The Future of THCA Products as “Hemp”

Lately there has been a lot of discussion in the hemp industry regarding “THCA” products, such as THCA flowers and vapes, and whether these popular products fall under the definition of “hemp” and are thus legal. Law enforcement and other government officials have tried to argue that these products are illegal marijuana, even when they contain less than 0.3% Delta-9-THC.

Delta-9-THCA, commonly referred to as THCA, is tetrahydrocannabinolic acid, a precursor to Delta-9-THC that is produced naturally by the cannabis plant, including hemp and marijuana. It is chemically distinct from Delta-9-THC. Over time, however, or if exposed to heat or dry conditions, the THCA in a product will degrade into Delta-9-THC. 

Another controversy surrounding THCA products is whether federal and state hemp laws require testing consumable hemp products for THCA in addition to their Delta-9-THC content, the combined metric referred to as “Total THC.” There is also debate as to whether the amount of THCA in a product must be counted under the 0.3% limit of THC, which determines whether a product is a legal hemp product. A lot of cannabis tests, for example, use heat that automatically converts all the THCA in a sample into Delta-9-THC. So, a product that has 20% THCA and 0.1% Delta-9-THC will definitely test over 0.3% Delta-9-THC if tested using heat. 

We don’t agree that “Total THC” is the proper metric for testing products containing hemp-derived cannabinoids, especially since THCA and Delta-9-THC are chemically distinct cannabinoids. Others disagree. The Drug Enforcement Administration (DEA), for example, has weighed in on the legality of THCA several times. In June 2023, the DEA issued a letter regarding the legality of Delta-8-THC, HHC, THCA, and other lesser known cannabinoids. The DEA concluded that synthetically-derived Delta-8-THC is illegal, a conclusion roundly rejected by scientists and courts, and that THCA is too.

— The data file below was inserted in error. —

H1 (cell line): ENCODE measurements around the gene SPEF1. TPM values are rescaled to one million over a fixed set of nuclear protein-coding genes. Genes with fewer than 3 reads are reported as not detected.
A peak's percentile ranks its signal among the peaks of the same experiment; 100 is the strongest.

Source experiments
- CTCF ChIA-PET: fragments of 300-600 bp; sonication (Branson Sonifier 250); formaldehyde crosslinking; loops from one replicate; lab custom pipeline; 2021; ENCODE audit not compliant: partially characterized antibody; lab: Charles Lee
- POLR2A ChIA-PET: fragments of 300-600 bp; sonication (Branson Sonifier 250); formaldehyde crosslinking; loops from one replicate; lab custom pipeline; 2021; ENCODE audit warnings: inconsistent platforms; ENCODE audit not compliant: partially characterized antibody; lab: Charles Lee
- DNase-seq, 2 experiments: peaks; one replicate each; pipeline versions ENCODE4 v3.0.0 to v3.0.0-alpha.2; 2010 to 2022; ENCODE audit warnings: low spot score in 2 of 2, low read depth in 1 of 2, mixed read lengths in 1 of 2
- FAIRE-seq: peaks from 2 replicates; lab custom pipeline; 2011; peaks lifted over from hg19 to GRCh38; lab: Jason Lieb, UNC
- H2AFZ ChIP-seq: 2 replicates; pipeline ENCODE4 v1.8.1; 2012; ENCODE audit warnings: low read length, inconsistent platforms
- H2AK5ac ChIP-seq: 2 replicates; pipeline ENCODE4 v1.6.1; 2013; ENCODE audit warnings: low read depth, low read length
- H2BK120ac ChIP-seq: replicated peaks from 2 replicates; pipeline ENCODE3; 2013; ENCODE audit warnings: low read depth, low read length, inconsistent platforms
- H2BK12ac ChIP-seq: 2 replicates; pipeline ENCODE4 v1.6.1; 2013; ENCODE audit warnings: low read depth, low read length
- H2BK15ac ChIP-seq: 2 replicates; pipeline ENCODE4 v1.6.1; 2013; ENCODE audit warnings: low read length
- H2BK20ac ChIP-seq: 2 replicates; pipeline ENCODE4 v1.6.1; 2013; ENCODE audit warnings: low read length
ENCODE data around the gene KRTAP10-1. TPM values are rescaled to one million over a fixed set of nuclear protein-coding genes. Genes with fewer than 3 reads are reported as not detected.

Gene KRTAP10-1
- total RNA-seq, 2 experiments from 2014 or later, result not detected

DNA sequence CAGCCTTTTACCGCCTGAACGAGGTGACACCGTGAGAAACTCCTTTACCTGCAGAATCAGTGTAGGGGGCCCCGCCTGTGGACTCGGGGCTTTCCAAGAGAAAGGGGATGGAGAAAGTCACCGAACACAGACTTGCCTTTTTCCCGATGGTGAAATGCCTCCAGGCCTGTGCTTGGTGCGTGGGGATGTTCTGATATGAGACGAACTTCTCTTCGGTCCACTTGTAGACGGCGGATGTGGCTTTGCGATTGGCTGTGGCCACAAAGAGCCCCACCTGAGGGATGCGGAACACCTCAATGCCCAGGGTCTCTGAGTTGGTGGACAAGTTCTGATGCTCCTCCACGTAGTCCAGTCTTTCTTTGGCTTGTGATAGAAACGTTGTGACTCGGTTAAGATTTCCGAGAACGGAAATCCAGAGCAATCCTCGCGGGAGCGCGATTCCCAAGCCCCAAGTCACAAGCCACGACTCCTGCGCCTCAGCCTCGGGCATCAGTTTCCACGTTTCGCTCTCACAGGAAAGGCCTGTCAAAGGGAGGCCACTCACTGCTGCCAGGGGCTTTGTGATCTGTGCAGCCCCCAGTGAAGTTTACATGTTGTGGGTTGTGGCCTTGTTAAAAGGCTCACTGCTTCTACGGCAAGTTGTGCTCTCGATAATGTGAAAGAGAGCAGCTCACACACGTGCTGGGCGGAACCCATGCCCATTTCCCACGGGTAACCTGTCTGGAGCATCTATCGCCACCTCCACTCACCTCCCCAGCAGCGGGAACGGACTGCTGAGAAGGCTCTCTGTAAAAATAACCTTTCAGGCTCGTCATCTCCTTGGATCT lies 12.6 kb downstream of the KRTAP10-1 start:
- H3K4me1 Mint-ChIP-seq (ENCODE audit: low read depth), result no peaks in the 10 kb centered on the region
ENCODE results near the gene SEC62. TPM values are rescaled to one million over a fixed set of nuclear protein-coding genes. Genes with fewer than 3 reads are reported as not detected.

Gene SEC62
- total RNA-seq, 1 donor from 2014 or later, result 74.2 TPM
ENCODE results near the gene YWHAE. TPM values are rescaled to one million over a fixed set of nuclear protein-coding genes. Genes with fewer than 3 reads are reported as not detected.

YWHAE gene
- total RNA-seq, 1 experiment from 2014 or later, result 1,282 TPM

Specifically, the DEA asserted that THCA must be included in tests and included in determining whether a product’s Delta-9-THC is under the 0.3% limit. The DEA issued another letter in May 2024 reiterating its belief that THCA must be included in the 0.3% Delta-9-THC limit when testing for hemp compliance. Under their methodology, almost all THCA products on the market right now would be considered illegal.

Fortunately, the DEA doesn’t get to make law–Congress does that. The DEA has previously already tried to assert that Delta-8-THC is illegal, noted above, and lost in the case AK Futures v. Boyd Street Distribution. In that case, the Ninth Circuit Court of Appeals held that the DEA cannot pass rules or take positions on the legality of certain substances if those positions are contrary to the plain language of the laws passed by Congress. Since the 2018 Farm Bill legalizes “all derivatives, extracts, and cannabinoids” in cannabis, that includes Delta-8-THC. The same logic should apply to THCA and other cannabinoids derived from hemp.

Retailers, distributors, manufacturers, and consumers should be aware of the brewing legal controversy surrounding THCA products. Already, there have been over a dozen raids in Georgia involving THCA, with police bringing felony marijuana trafficking charges against business owners as if they were drug dealers. And because the GBI and other law enforcement agencies use heat in their cannabis tests, these products are routinely testing “hot,” or non-compliant. It’s important to have an expert explain to courts and juries that these testing methodologies are flawed.

If you are in the hemp business and are looking for advice or for help fighting against unlawful government overreach or raids of your business, contact our firm immediately. We have helped dozens of small businesses in Georgia and are ready to help you. 


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